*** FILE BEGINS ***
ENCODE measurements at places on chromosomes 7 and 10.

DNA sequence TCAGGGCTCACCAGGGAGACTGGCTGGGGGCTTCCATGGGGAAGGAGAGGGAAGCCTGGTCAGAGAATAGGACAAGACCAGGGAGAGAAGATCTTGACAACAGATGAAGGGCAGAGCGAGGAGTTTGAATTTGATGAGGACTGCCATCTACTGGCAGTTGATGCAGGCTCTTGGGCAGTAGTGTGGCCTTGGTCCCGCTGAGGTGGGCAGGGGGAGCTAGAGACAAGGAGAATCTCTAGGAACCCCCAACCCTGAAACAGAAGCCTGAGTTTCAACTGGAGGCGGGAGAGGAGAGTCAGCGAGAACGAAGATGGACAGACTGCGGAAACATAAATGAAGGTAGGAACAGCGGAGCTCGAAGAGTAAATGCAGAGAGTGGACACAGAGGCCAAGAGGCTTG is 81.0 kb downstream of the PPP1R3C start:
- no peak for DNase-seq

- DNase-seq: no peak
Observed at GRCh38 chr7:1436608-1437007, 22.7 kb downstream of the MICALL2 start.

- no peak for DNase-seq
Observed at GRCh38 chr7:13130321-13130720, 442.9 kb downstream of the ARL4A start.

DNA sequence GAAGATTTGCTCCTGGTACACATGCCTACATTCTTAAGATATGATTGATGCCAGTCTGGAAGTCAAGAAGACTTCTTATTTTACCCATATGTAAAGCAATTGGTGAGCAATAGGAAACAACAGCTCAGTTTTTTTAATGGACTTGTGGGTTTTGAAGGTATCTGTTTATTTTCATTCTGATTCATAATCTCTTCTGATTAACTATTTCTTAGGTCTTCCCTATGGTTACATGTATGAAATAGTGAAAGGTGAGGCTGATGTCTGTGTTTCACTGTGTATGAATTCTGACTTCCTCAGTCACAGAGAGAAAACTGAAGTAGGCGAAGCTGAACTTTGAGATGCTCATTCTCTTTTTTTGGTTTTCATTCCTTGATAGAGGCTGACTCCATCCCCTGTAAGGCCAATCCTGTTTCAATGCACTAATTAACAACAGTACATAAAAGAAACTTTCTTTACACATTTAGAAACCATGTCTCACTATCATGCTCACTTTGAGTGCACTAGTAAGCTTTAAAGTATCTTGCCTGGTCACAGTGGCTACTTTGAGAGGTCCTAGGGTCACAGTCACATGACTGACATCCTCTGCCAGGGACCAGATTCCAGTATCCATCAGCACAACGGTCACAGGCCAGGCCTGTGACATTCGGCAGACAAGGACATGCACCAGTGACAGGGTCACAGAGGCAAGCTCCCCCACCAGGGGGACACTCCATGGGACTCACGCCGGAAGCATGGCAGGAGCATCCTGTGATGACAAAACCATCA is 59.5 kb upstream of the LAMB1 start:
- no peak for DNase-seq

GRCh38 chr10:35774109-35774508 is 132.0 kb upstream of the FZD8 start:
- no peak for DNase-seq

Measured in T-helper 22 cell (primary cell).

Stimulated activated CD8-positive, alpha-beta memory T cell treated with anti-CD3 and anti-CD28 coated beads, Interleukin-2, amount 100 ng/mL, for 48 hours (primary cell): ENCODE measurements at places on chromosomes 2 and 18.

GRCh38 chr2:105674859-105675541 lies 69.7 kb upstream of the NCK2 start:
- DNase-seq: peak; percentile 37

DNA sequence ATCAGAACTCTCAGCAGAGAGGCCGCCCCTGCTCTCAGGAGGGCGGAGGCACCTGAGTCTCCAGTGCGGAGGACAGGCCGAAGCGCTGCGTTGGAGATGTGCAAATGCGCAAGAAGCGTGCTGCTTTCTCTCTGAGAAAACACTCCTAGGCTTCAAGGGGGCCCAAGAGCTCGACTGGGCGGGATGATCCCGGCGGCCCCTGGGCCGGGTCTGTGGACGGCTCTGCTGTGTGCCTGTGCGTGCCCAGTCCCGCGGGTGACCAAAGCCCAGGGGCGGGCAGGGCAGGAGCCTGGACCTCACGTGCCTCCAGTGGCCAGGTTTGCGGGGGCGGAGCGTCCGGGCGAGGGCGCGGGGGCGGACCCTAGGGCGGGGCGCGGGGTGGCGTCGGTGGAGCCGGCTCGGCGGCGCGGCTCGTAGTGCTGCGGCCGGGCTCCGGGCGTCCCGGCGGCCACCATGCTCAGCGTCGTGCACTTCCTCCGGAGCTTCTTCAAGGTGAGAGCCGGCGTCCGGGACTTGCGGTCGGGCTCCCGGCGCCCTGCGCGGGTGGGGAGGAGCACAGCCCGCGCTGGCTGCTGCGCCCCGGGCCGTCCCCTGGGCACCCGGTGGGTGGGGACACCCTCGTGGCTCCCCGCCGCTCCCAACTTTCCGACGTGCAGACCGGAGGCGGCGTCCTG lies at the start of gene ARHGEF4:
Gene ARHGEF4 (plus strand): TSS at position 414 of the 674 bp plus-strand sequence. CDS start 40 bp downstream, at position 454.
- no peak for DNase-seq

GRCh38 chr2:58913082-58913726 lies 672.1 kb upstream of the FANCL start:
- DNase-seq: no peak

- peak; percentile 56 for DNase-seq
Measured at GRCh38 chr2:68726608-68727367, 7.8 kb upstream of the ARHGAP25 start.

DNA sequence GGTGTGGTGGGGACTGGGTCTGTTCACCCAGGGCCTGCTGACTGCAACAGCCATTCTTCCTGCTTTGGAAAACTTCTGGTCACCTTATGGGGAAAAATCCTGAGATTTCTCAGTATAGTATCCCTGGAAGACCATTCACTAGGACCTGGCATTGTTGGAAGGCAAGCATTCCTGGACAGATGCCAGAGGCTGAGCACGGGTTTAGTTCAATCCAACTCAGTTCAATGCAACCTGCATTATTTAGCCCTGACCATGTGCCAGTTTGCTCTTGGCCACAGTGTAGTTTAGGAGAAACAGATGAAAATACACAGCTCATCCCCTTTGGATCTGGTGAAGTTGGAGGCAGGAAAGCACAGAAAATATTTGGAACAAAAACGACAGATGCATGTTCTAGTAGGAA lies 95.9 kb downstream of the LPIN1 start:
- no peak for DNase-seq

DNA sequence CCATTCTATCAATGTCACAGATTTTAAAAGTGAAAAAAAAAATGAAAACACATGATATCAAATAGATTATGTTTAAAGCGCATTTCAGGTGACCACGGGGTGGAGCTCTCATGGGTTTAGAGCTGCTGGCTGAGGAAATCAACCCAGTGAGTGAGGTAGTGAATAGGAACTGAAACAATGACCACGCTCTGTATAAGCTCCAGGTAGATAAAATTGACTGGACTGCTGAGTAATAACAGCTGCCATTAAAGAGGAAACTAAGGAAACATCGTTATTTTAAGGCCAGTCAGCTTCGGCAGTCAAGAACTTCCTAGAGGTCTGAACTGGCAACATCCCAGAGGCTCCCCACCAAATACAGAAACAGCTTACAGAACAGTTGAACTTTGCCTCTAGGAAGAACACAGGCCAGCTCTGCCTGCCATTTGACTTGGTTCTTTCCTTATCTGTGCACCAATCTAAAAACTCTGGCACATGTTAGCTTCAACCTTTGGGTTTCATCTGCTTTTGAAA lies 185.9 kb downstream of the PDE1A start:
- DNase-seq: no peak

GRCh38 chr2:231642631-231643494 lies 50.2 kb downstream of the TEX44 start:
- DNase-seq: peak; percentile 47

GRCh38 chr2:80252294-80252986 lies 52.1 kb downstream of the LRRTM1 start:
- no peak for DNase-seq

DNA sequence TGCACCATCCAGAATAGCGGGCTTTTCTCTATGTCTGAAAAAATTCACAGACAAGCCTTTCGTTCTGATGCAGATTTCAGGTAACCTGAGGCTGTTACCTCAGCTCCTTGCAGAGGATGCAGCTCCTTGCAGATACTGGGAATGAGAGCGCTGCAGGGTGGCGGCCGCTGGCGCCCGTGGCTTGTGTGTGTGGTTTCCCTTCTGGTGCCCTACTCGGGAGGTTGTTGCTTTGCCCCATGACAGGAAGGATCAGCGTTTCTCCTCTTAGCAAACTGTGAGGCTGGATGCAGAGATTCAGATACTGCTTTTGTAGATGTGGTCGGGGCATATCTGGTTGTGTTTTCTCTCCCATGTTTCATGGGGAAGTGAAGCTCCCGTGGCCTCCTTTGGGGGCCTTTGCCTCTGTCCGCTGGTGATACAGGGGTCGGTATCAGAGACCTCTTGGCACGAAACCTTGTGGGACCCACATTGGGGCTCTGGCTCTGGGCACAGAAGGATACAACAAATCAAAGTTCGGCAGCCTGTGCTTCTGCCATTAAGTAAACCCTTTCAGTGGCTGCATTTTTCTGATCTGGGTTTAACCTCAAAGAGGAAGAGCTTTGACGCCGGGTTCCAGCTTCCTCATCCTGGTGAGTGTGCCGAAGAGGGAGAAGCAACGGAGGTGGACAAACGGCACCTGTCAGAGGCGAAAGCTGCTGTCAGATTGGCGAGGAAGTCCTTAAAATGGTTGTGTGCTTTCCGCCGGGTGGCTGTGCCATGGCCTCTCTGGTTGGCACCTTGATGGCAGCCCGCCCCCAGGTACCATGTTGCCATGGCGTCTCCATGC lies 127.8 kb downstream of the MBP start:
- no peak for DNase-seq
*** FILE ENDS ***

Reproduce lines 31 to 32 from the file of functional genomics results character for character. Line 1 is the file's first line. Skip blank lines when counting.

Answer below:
DNA sequence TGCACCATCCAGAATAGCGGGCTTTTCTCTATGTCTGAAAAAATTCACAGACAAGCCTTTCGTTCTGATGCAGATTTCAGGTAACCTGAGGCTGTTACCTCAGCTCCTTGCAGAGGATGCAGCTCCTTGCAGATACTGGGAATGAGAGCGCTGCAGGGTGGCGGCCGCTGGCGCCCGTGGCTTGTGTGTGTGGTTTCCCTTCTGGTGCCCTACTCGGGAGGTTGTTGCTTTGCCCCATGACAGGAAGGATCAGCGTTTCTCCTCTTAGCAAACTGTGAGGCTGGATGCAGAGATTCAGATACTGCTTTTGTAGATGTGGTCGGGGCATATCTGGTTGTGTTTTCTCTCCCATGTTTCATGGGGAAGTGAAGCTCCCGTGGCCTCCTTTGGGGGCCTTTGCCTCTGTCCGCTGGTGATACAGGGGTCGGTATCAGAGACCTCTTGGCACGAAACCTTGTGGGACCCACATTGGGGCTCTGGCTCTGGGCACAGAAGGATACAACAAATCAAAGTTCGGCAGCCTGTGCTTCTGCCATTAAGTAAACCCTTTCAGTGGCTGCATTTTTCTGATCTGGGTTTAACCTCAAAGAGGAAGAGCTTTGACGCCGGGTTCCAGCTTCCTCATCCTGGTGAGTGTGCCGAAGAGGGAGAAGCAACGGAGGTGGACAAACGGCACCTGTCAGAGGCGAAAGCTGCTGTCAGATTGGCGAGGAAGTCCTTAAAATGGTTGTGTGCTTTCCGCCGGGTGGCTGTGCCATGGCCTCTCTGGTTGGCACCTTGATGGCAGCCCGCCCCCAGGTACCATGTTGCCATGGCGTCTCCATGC lies 127.8 kb downstream of the MBP start:
- no peak for DNase-seq